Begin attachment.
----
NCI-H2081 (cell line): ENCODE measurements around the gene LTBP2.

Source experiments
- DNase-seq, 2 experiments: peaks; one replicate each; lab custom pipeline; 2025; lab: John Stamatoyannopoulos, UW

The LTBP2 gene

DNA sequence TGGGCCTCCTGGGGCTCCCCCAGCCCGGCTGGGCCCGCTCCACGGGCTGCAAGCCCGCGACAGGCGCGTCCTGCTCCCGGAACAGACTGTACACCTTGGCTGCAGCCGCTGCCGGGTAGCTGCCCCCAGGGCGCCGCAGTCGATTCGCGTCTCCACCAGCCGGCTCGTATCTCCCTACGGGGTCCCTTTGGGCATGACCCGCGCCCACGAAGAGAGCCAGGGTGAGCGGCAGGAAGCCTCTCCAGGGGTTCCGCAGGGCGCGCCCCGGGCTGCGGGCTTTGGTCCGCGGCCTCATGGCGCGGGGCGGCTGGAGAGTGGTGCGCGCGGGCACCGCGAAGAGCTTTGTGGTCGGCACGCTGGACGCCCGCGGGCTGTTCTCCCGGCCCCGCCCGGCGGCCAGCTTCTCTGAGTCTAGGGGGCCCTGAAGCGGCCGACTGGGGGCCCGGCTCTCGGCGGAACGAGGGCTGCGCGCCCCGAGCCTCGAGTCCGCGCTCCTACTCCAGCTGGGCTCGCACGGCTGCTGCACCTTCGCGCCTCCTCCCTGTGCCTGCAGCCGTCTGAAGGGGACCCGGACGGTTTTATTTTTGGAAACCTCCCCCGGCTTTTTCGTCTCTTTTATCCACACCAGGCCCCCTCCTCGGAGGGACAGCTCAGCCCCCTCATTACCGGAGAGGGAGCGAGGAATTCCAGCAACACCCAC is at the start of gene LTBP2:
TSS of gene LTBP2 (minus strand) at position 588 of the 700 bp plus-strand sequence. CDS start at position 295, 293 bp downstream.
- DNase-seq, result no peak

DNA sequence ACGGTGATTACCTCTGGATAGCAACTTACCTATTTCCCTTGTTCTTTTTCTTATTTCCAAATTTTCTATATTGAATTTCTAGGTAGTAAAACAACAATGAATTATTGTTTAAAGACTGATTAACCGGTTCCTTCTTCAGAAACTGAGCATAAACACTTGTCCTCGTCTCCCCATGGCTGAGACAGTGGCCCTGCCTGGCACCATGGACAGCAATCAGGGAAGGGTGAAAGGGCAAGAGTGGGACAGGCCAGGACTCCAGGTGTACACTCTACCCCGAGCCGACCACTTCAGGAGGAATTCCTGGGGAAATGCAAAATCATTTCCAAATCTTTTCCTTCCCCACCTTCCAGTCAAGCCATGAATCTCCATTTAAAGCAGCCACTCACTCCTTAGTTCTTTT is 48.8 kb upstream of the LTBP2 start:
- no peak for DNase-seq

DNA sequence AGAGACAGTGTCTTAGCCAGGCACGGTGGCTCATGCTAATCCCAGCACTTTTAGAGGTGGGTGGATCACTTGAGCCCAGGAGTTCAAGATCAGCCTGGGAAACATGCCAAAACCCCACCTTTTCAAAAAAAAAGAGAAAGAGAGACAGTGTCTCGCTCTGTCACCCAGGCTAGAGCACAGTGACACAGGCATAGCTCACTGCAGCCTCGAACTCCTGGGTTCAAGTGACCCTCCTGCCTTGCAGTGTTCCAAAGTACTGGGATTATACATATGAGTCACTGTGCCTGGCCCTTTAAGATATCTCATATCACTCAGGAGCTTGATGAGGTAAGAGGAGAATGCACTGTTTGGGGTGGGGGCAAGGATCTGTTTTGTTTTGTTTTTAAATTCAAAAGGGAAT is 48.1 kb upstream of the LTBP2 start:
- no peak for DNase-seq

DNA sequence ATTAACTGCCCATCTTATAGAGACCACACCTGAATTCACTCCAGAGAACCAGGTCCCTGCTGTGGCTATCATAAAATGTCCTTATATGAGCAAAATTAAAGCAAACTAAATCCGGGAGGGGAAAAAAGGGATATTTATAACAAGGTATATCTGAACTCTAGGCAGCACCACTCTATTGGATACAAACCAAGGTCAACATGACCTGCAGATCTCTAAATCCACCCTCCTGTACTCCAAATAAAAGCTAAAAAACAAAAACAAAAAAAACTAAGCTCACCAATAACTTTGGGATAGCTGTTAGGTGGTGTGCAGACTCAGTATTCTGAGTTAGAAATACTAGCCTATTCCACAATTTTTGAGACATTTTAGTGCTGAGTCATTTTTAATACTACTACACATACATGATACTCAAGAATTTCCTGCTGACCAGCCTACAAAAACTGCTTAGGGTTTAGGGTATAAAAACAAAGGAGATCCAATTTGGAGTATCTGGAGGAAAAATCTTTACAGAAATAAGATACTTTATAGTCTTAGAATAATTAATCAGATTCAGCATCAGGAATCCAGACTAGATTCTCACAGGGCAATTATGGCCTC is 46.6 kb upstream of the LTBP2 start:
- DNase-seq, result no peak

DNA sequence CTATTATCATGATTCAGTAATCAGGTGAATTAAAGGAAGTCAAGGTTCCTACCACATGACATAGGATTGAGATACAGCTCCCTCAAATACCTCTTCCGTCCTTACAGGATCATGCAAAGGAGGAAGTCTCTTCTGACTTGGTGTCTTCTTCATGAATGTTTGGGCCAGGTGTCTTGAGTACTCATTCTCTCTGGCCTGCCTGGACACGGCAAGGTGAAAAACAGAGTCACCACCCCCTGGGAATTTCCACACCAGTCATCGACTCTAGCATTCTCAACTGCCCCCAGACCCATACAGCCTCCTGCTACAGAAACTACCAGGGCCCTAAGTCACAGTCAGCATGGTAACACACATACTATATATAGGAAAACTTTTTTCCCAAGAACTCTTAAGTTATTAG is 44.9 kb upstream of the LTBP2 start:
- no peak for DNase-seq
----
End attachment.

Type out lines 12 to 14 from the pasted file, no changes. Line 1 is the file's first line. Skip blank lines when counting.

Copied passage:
DNA sequence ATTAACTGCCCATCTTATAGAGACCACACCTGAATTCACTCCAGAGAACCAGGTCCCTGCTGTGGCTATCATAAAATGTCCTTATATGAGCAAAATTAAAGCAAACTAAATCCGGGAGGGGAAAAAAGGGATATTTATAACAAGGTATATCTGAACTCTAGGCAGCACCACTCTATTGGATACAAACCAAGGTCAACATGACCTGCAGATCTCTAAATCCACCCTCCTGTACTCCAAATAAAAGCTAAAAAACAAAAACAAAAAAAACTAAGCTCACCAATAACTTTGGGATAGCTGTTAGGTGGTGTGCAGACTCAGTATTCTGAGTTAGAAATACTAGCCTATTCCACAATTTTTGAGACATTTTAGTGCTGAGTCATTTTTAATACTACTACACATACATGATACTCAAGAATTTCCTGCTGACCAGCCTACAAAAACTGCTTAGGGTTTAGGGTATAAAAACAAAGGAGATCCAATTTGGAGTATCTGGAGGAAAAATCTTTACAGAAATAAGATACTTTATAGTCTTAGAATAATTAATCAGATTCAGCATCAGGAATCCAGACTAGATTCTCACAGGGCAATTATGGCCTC is 46.6 kb upstream of the LTBP2 start:
- DNase-seq, result no peak

DNA sequence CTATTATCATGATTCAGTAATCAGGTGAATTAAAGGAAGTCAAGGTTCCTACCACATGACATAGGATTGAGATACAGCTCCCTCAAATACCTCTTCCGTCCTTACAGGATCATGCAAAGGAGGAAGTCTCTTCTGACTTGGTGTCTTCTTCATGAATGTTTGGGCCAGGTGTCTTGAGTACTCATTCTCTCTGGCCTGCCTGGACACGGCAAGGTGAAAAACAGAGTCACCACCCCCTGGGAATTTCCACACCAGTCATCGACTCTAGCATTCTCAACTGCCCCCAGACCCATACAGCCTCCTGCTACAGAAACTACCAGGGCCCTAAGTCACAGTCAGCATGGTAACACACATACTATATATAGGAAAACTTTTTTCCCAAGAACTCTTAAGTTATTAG is 44.9 kb upstream of the LTBP2 start: